Student Success Requirements
DSF wants you to succeed as you pursue your education, and in partnership with the University of Denver DSF Scholars are provided with additional support on campus to help you be successful. DSF Scholars must meet certain Student Success Requirements to maintain scholarship eligibility.
Click on the button below to download a PDF of the Student Success Requirements at DU, plus details on reaching your campus contact.
Erin Geering M.A. | Academic Advisor
Driscoll South, Suite 30 (below the bookstore)
Phone: (303) 871-3262
Student Support Programs
The Denver Scholarship Foundation wants every college student to successfully complete a college degree or certificate. Below are some helpful resources and programs available at DU.
- Excelling Leaders Institute (ELI) – seeks to create an open and inclusive campus environment for students from diverse racial and ethnic backgrounds as they transition to DU. ELI is a four-year leadership development and community-building program that focuses upon and accentuates the strengths of all participants.
- Pioneer Pathways Program (P3) – provides support to incoming students as they transition into the DU Pioneer community. Through this program, P3 scholars explore and critically analyze aspects of power and privilege, while concentrating on academic enrichment and college success.
- Learning Effectiveness Program (LEP) – a nationally recognized fee-for-service program that provides individualized academic support for University of Denver students with Learning Disabilities, Attention Deficit Hyperactivity Disorder (ADHD), students on the Autism Spectrum, or a history of learning differences.
- Pioneer Leadership Program (PLP) – PLP is a unique academic minor and Living and Learning Community at the University of Denver that emphasizes leadership ignited by community, curiosity, courage, and action. Each year PLP selects 88 incoming students who are ready to embrace the ever-increasing challenges of our world. PLP is a transformational learning experience that combines course work, a residential community, civic engagement, and professional networks to equip 21st century citizen leaders. Through the study and practice of leadership, you will acquire the knowledge, skills and experience necessary to become an effective, collaborative leader in whatever field you choose.
- 1GenU — a four-year developmental and community-building program that focuses on assisting first-generation students and their families in navigating the institution while providing mentorship and academic resources to ensure their success at DU and post-graduation.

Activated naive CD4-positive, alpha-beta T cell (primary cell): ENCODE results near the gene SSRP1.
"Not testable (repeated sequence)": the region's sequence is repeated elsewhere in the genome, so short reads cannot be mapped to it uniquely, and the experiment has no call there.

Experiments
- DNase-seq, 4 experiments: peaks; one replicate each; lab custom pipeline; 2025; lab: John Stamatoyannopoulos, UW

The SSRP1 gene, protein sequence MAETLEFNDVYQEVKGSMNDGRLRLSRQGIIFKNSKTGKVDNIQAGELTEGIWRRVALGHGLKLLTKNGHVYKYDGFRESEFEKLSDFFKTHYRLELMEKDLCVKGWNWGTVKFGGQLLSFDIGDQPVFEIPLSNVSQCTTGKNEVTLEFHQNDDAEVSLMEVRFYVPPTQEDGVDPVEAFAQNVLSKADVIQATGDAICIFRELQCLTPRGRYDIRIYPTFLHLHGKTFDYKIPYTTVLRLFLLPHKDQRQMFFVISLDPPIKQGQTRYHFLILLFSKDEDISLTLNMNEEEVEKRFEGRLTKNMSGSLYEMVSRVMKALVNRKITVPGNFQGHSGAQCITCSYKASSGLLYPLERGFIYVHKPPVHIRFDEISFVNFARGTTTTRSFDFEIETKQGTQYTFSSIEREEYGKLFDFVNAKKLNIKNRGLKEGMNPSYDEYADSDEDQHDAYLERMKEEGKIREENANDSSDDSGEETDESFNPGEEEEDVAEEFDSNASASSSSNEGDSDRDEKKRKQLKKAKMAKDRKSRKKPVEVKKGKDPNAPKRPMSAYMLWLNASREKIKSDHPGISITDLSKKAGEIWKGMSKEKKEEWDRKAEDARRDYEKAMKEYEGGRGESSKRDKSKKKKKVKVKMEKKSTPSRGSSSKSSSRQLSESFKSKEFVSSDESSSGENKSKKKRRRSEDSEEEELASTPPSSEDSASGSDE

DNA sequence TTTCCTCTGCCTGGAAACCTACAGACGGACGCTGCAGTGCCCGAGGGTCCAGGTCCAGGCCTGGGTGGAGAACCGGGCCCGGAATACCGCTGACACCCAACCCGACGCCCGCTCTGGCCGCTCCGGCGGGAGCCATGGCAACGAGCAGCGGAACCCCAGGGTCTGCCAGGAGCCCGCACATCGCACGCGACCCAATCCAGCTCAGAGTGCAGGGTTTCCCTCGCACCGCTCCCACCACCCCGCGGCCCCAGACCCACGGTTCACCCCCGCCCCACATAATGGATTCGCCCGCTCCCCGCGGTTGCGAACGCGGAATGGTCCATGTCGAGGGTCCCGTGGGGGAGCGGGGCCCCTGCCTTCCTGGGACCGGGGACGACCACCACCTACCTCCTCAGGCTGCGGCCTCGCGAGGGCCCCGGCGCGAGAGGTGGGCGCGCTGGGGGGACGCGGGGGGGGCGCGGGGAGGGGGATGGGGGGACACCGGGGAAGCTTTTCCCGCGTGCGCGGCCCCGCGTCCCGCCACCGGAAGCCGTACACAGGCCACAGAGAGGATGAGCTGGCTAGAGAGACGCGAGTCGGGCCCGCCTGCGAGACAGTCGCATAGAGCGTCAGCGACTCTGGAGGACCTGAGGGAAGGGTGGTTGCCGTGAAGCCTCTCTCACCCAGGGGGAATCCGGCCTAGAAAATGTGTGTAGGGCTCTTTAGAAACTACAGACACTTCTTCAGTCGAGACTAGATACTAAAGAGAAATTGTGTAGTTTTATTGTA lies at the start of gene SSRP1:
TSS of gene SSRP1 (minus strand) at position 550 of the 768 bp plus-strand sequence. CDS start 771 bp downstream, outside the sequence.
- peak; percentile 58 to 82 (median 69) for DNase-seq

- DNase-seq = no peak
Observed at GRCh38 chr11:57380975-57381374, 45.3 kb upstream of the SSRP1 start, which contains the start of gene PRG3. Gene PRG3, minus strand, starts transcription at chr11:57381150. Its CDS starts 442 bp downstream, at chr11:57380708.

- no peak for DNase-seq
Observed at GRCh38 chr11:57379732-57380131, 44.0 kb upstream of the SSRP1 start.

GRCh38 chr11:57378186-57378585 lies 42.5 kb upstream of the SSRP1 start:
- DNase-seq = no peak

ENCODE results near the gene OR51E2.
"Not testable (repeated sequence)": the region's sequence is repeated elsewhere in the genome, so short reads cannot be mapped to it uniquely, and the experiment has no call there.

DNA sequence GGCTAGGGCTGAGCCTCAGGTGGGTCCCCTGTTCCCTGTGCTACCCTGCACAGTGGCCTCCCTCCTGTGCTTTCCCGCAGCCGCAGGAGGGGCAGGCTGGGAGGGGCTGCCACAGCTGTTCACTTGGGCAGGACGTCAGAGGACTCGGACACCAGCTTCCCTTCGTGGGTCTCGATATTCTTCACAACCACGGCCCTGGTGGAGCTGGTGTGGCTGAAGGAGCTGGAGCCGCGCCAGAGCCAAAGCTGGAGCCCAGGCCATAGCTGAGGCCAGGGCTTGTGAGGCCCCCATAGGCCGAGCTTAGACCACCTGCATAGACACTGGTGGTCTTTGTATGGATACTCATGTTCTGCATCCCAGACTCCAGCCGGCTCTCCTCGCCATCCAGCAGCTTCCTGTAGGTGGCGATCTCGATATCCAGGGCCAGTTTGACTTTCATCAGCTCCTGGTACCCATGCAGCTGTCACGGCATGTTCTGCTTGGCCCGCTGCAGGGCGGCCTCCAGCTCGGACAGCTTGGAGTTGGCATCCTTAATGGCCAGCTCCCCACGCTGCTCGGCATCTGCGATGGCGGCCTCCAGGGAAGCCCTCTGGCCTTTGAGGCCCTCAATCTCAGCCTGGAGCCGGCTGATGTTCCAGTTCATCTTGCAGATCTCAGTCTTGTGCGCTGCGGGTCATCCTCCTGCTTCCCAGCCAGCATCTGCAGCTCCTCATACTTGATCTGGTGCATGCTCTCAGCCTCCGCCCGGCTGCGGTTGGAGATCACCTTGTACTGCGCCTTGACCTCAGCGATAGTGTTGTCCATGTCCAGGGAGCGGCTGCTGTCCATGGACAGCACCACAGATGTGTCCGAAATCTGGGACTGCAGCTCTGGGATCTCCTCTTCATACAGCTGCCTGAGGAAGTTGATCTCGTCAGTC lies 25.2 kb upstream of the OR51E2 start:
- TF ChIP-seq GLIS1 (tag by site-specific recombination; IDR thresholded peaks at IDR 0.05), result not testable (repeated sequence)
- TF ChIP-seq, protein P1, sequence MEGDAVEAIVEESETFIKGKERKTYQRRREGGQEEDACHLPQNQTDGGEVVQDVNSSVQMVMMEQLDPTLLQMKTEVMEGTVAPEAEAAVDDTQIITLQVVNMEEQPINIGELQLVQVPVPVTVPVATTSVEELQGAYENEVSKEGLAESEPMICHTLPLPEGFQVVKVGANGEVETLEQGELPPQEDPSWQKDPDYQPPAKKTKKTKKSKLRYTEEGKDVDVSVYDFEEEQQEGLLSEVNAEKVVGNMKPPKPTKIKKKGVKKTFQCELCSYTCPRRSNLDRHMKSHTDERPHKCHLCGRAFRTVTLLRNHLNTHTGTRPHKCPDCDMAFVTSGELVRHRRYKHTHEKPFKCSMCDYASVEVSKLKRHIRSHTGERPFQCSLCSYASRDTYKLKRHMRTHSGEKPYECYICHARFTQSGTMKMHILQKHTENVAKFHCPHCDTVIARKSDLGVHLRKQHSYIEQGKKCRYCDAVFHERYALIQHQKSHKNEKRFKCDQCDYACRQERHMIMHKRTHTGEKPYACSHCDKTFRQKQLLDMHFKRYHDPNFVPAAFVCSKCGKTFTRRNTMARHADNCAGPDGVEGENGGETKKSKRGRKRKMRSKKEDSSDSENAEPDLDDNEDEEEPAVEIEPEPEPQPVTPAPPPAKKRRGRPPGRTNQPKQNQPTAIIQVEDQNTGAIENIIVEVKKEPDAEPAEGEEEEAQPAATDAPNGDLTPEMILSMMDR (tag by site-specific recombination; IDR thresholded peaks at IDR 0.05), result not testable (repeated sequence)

- E-STEM (Equity in Science, Technology, Engineering, and Mathematics) — The Division of Natural Sciences & Mathematics is on the forefront of STEM at DU, boasting the largest concentration of STEM students and faculty on campus. Over the past decade, the number of DU students electing to major in math and science has nearly doubled. Our students are hardworking, intellectually curious, and socially engaged. They collaborate side-by-side with faculty who serve as distinguished researchers and dedicated mentors.
- Center for Community Engagement and Service Learning (CCESL) – A center to help students collaborate, while activating university and community potential through partnership. The idea is to help create connections for students across campus with ‘change-makers’ helping tomorrow’s leaders have resources and networking opportunities.
- Public Achievement – an international, innovative approach to improve academic achievement and creating positive school culture through civic organizing. DU partner’s with several schools in the metro area. DU students coach of high and/or middle school students who want to work for change in their communities. Focuses on community-organizing as well as building relationships.
- Volunteers in Partnership (VIP) — DU’s Volunteer database to help navigate ways to educate, engage, and equip yourself to help improve lives of the people in our communities.
- Honors Program at DU — a program for students who want a curriculum passed what is already being offered to students at the Unviersity of Denver. The aim of the program is to challenge students to cultivate strong habits of critical thinking, creativity, and scholarship. Students will get smaller class sizes, a small community as well as scholarship opportunity.
- Living and Learning Communities (LLC’s) – a way to bring some meaningful experiences in your fist-year. Three focuses for the LLCs; Academics, Residential, and Community Engagement. Each LLC is based on a theme. Every quarter, students will take seminar classes relating to that theme, credit can be applied to relevant minors. Students will also live on the same floor of the hall that hosts their LLC. They can take part in programs that enhance course work. There are also opportunities to put these concepts into real-world community settings.
- Compass – a program designed for first-year/transfer students to help navigate campus and its resources, as well as helping academic/social skills to help transition to college life. The program is 30 weeks of content designed to increase persistence and retention. Will provide co-curricular content through Campus Life & Inclusive Excellence.
- Colorado Women’s College Scholars (CWC) – provides a multidisciplinary academic and co-curricular program for undergraduate women identified students. Program model is cohort learning experience, learning along 12-15 other women. Requires 24-credit hour Leadership minor.
- Puksta – four-year, developmental civic engagement program with intentionally diverse communities. Focuses on independent or small-group public work projects, also collaborates with CCESL staff. Program helps students develop their civic identity